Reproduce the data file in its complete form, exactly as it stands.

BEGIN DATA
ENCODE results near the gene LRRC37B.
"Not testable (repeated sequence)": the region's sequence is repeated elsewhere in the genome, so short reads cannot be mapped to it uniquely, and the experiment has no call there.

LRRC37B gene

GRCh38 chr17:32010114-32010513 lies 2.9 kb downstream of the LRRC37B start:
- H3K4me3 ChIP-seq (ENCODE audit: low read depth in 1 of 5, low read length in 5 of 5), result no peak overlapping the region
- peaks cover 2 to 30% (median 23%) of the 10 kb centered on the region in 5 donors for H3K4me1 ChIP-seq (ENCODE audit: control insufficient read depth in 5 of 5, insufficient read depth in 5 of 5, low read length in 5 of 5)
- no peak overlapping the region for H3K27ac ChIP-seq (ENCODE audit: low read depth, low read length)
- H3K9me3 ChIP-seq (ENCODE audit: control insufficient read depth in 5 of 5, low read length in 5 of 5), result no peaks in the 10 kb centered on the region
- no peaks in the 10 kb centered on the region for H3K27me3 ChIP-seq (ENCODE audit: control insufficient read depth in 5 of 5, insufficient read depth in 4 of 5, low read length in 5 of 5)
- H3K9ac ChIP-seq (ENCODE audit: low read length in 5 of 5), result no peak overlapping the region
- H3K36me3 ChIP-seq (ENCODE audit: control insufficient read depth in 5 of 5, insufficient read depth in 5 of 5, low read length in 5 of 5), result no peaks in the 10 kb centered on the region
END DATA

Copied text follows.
ENCODE results near the gene LRRC37B.
"Not testable (repeated sequence)": the region's sequence is repeated elsewhere in the genome, so short reads cannot be mapped to it uniquely, and the experiment has no call there.

LRRC37B gene

GRCh38 chr17:32010114-32010513 lies 2.9 kb downstream of the LRRC37B start:
- H3K4me3 ChIP-seq (ENCODE audit: low read depth in 1 of 5, low read length in 5 of 5), result no peak overlapping the region
- peaks cover 2 to 30% (median 23%) of the 10 kb centered on the region in 5 donors for H3K4me1 ChIP-seq (ENCODE audit: control insufficient read depth in 5 of 5, insufficient read depth in 5 of 5, low read length in 5 of 5)
- no peak overlapping the region for H3K27ac ChIP-seq (ENCODE audit: low read depth, low read length)
- H3K9me3 ChIP-seq (ENCODE audit: control insufficient read depth in 5 of 5, low read length in 5 of 5), result no peaks in the 10 kb centered on the region
- no peaks in the 10 kb centered on the region for H3K27me3 ChIP-seq (ENCODE audit: control insufficient read depth in 5 of 5, insufficient read depth in 4 of 5, low read length in 5 of 5)
- H3K9ac ChIP-seq (ENCODE audit: low read length in 5 of 5), result no peak overlapping the region
- H3K36me3 ChIP-seq (ENCODE audit: control insufficient read depth in 5 of 5, insufficient read depth in 5 of 5, low read length in 5 of 5), result no peaks in the 10 kb centered on the region